Trash Hacker: Plastic Produce or Bakery Box = Mini Greenhouse

Baby Beets in a Lettuce Box Greenhouse, photo by Rebecca Rockefeller

by Rebecca Rockefeller

Ever come across one of those clear plastic boxes used to package fresh greens and bakery goods at your local grocery store? As part of my family’s shift to no-new-plastic zero waste living, we’ve found other ways to get our greens and grains. These plastic boxes are not currently recyclable here, and even if they were, their downcycling would likely require the input of virgin plastic feedstock.

But we’re always ready to snag a few of these boxes from our neighbors’ trash cans. We wash them out, add a few ventilation holes or slits if desired, and pop them over tender seedlings. Each one becomes a mini greenhouse/cold frame for the plants it covers, offering heat and a bit of protection from slugs, birds, rambunctious dogs, and other threats to baby plants. When our plants outgrow them, we stack the empty boxes on our garden bench and save them for the next round. It’s a great way to delay their trip to our landfill while pressing them into the service of local food production.

Winter Squash Seedling Basking in the Heat of a Lettuce Box, photo by Rebecca Rockefeller

If you’re looking for more ideas for reusing plastic containers, try our Trash Backwards app where you can look up any item and find a reuse for it.

Click Through for Plastic Container Reuses at Trash Backwards

Click Through for Plastic Container Reuses at Trash Backwards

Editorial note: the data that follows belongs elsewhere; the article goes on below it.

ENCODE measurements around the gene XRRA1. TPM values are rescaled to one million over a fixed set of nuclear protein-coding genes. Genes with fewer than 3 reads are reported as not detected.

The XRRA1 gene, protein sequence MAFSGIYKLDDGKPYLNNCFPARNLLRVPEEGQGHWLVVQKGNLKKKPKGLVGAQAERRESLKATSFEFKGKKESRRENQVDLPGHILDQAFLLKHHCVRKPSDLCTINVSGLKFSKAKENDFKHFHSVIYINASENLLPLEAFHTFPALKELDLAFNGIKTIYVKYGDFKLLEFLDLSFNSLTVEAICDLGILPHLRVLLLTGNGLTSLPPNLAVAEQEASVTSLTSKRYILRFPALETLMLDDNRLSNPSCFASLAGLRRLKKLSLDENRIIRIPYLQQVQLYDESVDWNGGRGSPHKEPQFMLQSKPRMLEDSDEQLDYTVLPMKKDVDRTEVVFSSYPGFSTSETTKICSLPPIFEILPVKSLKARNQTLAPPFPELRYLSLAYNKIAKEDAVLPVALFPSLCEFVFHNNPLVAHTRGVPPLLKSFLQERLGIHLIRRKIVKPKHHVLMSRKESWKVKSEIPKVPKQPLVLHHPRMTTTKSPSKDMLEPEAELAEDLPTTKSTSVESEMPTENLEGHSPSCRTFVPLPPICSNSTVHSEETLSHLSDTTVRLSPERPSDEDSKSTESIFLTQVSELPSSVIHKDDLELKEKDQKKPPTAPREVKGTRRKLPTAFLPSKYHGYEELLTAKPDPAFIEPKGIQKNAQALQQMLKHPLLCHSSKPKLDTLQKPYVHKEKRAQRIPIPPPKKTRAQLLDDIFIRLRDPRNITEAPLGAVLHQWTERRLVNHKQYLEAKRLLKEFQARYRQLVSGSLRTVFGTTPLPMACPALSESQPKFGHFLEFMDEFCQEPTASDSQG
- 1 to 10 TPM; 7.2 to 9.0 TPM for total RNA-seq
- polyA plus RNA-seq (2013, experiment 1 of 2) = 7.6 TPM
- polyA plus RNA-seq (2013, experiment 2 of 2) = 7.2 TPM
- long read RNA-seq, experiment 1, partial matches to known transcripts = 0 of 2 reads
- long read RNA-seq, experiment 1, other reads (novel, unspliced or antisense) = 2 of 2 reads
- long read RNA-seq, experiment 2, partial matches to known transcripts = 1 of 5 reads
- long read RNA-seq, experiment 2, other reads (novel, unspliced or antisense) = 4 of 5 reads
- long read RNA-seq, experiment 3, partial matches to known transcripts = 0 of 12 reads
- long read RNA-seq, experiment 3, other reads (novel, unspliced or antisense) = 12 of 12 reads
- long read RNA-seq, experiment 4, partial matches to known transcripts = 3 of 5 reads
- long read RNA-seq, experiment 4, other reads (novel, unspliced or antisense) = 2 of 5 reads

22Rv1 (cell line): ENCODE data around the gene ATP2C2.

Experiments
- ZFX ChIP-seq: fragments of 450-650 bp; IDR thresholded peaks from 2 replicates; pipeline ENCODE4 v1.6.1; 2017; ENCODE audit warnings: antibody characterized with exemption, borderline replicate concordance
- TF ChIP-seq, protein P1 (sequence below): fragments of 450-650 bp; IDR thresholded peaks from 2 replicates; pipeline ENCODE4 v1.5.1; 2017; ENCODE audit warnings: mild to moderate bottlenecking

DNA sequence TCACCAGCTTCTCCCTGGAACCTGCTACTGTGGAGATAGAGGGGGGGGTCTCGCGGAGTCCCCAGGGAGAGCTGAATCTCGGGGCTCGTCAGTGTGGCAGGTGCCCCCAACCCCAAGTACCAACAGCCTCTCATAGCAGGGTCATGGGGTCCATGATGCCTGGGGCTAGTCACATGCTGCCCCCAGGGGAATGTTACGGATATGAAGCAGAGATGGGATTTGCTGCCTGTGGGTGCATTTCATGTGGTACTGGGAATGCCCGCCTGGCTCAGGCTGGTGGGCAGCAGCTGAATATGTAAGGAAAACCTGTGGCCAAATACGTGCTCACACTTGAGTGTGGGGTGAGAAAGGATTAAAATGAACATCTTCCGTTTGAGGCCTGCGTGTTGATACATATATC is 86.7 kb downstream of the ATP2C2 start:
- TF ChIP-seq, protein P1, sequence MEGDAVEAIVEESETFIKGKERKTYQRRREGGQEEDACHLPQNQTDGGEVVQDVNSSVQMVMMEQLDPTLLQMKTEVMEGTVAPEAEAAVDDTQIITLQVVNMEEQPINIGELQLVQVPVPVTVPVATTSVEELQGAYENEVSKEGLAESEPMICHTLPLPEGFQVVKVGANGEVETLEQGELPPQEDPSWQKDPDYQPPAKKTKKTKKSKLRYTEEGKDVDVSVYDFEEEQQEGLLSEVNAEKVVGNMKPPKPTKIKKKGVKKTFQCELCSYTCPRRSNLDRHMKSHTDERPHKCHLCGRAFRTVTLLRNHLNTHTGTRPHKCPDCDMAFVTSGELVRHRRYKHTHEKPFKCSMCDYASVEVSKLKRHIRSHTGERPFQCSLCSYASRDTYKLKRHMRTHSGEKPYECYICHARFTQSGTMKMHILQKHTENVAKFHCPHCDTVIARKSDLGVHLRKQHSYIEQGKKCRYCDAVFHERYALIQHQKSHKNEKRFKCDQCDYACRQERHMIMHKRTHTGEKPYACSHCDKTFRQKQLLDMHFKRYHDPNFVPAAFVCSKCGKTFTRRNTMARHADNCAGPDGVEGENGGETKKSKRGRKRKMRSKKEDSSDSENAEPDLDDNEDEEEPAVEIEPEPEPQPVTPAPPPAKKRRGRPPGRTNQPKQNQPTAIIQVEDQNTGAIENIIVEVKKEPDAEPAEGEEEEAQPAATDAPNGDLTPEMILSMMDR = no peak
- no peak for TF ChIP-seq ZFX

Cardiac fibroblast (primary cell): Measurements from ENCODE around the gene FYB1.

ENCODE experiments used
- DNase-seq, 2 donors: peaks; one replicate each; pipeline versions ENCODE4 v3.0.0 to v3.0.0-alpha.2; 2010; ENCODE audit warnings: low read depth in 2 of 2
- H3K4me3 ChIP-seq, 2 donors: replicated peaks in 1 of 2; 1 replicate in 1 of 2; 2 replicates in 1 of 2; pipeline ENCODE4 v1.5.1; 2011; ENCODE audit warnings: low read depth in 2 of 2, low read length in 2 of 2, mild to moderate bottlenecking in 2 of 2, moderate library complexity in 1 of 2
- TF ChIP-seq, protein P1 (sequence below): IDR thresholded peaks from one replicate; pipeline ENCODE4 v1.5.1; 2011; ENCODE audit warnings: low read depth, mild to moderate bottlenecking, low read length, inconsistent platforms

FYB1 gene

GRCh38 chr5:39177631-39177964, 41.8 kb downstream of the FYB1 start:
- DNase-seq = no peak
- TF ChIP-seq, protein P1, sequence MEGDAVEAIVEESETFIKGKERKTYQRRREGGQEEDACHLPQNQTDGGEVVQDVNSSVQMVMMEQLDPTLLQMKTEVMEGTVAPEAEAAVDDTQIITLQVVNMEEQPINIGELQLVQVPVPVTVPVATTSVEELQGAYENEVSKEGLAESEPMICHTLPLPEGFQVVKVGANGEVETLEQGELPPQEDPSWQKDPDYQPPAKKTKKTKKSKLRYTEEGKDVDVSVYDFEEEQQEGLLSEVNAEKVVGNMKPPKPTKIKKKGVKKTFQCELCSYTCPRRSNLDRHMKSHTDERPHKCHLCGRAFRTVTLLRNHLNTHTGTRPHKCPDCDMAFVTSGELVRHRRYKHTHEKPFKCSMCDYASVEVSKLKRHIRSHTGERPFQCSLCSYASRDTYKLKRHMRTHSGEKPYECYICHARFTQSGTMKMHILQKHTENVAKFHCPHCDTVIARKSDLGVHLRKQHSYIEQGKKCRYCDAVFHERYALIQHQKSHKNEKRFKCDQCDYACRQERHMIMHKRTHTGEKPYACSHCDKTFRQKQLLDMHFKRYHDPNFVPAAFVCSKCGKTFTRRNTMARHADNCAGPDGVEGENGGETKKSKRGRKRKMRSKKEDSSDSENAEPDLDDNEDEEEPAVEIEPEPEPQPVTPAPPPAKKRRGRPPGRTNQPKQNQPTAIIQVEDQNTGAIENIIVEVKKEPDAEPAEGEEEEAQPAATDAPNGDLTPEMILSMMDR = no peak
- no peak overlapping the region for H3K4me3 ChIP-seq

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Categories: DIY, Repurpose and Reuse, Trash Hacker, Trash Pile - All Our Stuff

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8 Comments on “Trash Hacker: Plastic Produce or Bakery Box = Mini Greenhouse”

  1. May 30, 2012 at 8:21 pm #

    If they do not have labels, our local farmers market vendors collect and reuse them.

    • May 30, 2012 at 8:38 pm #

      Thanks for this tip, Al! Where exactly is your farmers market so we can pass this along? Different areas have different rules regarding the reuse of things like this by vendors, so it’s very helpful to have the hyper-local specifics!

  2. walrissa
    July 11, 2012 at 11:42 pm #

    Reblogged this on Green Momma Adventures and commented:
    I have several of these right now and it has been cooold up here this summer so I think I will put them to use in the morning. I’m also going to put the row cover back on some of the squash in the big garden.
    I’ll use the produce boxes on some late-planted cucumbers and weigh them down with a few river rocks. Right now many of the plants have stunted growth due to the cold temperatures and wind so let’s hope this does the trick.

    • July 12, 2012 at 12:13 am #

      We’ve got our fingers crossed for your cucumbers and squash – We’ve been lucky recently with a bit of warm weather here, but it’s never a given and we might still have to put our produce boxes back to work before fall. Please let us know how it goes for you!

      • walrissa
        July 12, 2012 at 12:20 pm #

        I’ll do that! I just have to find the scissors to cut off the tops and I’m in business! I am really looking forward to delving into your blog (and app!) in the next few days – great information!

      • Rebecca Rockefeller
        July 12, 2012 at 12:31 pm #

        Thanks! We’re happy you found us! Our app is still under development – We’ll let you know when it’s ready to launch; our database has all the information from our site here plus a whole lot more…

      • walrissa
        July 13, 2012 at 7:53 pm #

        Awesome! Thanks. My “struggling in 58 degrees” cucumbers thank you too. :)

Trackbacks/Pingbacks

  1. Zero Waste Household Guide: Garden Tips « Trash Backwards - July 12, 2012

    [...] Reuse what you’ve got or what you can rescue from your neighbors’ trash and recycle bin: Metal gelatin molds from thrift stores and garage sales can adorn a garden wall or fence and come down from their nails to double as plastic-free beach toys in the summer. [...]

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